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Joint Multinational Readiness Center (JMRC)
Combat Maneuver Training Center (CMTC)

The mission of the of the Joint Multinational Readiness Center (JMRC), in a forward deployed environment at Grafenwoehr and Hohenfels, Germany, is to provide tough, realistic, and challenging joint and combined arms training; focuse on improving readiness by developing soldiers, their leaders and units in support of the Global War on Terrorism, and for success on current and future battlefields; provide simulated combat training exercises for task organized Brigade Combat Teams (BCT)/Heavy BCT (HBCT), Stryker BCT (SBCT), Airborne BCT (ABCT), and functional brigades across the full spectrum of operations; plan, coordinate, and execute Combat Training Center (CTC) and Exportable Training Capability (ETC) rotations/Mission Rehearsal Exercises to prepare units for full spectrum operations: Major Combat Operations (MCO), Counter-Insurgency (COIN) Operations, and Security Operations Stability Operations (SOSO).

The Joint Multinational Readiness Center was located at the Hohenfels Training Area in the Free State of Bavaria in the Oberpfalz (Upper Palatinate). It was the largest USAREUR maneuver training area and came under the command of the Commanding General, Joint Multinational Training Center, Grafenwoehr. As of 2010, more than 60,000 soldiers (US and allied) train there annually.

Specific tasks included for the JMRC included: Training forces for the Global War on Terrorism and Warfighting; providing the Joint Multinational Training Center (JMTC) with a world-wide, deployable Operations Group that could provide Combat Training Center capabilities at the Joint Mobilization Operating Base (JMOB) or out-of-sector locations; providing realistic and challenging Joint, Interagency, Intergovernmental and Multinational training to prepare forces for GWOT and the Contemporary Operational Environment (COE); providing trained observers/controllers (O/C); providing a Capabilities-Based Opposing Force (OPFOR); providing state-of-the-art deployable/expeditionary instrumentation systems; providing quality training feedback (coach, teach, mentor, formal/informal AAR); providing training scenarios and operational training environments to meet training objectives; conducting leader training and development programs; and conducting live fire exercises.

Prior to 2005, the JMRC was designated as the Combat Maneuver Training Center (CMTC), which was first created in 1988. The CMTC had the mission to facilitate realistic force on force maneuver training for all US Army Europe (USAREUR) Combat Battalions, and to support NATO training densities such as Germany, France, Canada, and the Netherlands. CMTC training, conducted at the Hohenfels Training Area (HTA), was the capstone event of the USAREUR training strategy for maneuver battalions, field artillery battalions, brigades, brigade slices, and division cavalry squadrons. The combat training center methodology and facilities provided USAREUR units with tough, realistic combined arms and services training on a complex battlefield.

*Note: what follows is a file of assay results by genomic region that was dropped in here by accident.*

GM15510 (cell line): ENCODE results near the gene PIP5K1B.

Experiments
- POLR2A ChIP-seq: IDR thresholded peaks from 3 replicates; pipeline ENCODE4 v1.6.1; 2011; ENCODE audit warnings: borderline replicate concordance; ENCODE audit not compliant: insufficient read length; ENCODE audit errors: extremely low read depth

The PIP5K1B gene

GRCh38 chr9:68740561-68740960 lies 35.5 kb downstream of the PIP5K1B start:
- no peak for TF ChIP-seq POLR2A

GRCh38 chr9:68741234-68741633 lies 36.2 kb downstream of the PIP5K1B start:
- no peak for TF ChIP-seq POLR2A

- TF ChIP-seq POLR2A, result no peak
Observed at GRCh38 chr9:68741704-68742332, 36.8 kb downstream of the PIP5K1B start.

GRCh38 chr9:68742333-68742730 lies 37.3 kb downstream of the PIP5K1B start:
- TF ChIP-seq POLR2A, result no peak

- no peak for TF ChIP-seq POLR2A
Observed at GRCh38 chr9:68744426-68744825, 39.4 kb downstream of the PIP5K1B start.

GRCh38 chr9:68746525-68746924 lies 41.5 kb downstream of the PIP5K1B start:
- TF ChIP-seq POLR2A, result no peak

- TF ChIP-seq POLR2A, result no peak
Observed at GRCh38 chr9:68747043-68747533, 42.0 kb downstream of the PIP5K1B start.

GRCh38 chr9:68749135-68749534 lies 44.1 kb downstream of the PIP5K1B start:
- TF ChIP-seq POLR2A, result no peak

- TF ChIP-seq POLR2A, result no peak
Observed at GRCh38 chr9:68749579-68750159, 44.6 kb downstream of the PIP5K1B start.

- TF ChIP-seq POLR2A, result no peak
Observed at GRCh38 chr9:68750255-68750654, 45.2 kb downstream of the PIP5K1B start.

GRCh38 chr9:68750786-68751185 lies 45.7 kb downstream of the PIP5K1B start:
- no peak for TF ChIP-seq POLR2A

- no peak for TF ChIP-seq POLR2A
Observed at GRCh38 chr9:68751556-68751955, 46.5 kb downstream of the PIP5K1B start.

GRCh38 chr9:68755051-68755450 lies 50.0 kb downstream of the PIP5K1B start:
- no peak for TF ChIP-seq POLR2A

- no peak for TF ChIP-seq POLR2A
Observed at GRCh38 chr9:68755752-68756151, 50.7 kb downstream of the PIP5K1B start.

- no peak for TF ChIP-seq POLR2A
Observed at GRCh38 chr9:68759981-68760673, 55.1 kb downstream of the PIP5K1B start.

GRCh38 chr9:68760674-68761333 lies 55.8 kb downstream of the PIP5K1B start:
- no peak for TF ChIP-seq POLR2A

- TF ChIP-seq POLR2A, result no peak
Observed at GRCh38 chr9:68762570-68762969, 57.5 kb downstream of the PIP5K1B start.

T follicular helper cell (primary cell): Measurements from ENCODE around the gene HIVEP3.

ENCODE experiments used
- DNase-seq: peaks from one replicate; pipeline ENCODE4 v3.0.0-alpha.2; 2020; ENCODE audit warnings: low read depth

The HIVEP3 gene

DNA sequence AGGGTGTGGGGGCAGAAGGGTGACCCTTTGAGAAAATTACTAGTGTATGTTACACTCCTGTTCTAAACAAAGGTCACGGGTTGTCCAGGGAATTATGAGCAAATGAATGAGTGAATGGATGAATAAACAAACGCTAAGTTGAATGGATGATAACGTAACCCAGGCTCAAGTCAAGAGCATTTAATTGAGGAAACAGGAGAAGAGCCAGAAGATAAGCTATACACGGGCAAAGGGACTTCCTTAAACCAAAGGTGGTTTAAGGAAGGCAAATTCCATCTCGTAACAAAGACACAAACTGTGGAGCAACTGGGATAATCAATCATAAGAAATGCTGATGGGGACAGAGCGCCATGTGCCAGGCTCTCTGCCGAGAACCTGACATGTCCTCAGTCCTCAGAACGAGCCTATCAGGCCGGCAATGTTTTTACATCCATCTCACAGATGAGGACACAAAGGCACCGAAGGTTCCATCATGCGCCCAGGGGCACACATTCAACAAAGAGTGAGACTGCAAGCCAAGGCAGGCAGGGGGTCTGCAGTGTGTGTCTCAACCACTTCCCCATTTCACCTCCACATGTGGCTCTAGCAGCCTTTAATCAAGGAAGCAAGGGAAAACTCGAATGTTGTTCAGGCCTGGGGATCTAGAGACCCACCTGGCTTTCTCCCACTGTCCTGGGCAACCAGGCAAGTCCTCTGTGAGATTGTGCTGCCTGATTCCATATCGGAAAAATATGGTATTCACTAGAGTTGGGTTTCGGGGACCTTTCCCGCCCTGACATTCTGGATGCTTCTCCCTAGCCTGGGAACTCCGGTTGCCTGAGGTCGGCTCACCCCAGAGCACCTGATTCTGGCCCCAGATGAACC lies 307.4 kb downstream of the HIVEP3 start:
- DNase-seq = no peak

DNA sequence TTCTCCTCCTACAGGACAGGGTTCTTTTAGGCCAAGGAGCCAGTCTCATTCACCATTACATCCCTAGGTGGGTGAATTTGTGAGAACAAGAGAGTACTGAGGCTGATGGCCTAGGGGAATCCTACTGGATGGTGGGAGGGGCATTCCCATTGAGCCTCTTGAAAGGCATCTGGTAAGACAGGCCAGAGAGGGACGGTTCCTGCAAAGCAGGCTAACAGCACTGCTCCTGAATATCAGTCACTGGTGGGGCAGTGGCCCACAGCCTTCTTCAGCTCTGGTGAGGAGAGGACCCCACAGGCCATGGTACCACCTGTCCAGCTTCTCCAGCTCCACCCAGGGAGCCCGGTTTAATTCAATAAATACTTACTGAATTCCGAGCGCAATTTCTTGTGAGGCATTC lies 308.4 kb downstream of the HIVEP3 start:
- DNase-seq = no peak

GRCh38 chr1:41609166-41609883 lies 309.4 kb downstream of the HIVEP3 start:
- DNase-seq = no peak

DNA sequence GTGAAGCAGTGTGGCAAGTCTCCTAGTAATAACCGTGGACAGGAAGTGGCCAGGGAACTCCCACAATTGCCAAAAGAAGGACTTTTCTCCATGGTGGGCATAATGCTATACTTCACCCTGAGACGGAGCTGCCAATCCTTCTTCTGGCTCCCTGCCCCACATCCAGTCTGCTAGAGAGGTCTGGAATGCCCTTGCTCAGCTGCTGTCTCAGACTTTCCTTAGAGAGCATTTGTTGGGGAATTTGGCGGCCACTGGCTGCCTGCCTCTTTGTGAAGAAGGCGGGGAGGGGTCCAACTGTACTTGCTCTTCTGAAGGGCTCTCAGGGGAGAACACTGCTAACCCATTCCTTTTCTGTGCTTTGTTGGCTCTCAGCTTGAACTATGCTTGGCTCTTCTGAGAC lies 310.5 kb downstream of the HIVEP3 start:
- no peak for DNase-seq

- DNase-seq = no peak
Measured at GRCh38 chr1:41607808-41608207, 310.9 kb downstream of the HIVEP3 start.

The CMTC at Hohenfels, Germany was the capstone of the USAREUR training strategy for maneuver units in Europe under USAREUR Regulation 350-1, Training in USAREUR, and Regulation 350-50, Combat Maneuver Training Center. The CMTC could be used for various instrumental purposes including training for high intensity combat, Stability and Support Operations (SASO), and specific mission rehearsals.

The CMTC's purpose was to train a unit, its soldiers and leaders, in the successful execution of their collective tasks and not to grade (pass/fail) them. It was a tool available to commanders to keep their units in that "band of excellence" towards which all individual and small unit home station training opportunities built. The CMTC was a tough and demanding armor/mechanized woodland environment that allowed the strengths and weaknesses of the whole unit to be identified. This identification was assisted through various means. From low-tech observations on the ground, to high-tech whiz-bang applications of laser engagement systems and computer imagery, the whole purpose was to assist the unit to train to standard, meet the commander's training objectives and accomplish its mission essential tasks. There were a variety of visiting troops from the US, as well as from foreign Armies. The optempo was high in Hohenfels. The CMTC training calendar often reflected back to back missions, with block leave scheduled twice per year. While the majority of personnel assigned to Hohenfels did not foreword deploy, some units did. Family Support Systems functioned at an increased level to provide soldiers and families with support as needed.